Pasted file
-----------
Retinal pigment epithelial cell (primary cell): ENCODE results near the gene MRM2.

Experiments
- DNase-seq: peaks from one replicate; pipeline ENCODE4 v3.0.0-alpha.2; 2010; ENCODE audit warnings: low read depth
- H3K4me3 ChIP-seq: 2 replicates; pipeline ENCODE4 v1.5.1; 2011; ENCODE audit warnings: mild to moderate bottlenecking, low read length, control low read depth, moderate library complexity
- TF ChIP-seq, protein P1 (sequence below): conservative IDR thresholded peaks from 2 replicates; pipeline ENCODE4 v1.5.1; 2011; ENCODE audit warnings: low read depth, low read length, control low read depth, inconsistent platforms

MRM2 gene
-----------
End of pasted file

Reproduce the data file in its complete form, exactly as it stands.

Retinal pigment epithelial cell (primary cell): ENCODE results near the gene MRM2.

Experiments
- DNase-seq: peaks from one replicate; pipeline ENCODE4 v3.0.0-alpha.2; 2010; ENCODE audit warnings: low read depth
- H3K4me3 ChIP-seq: 2 replicates; pipeline ENCODE4 v1.5.1; 2011; ENCODE audit warnings: mild to moderate bottlenecking, low read length, control low read depth, moderate library complexity
- TF ChIP-seq, protein P1 (sequence below): conservative IDR thresholded peaks from 2 replicates; pipeline ENCODE4 v1.5.1; 2011; ENCODE audit warnings: low read depth, low read length, control low read depth, inconsistent platforms

MRM2 gene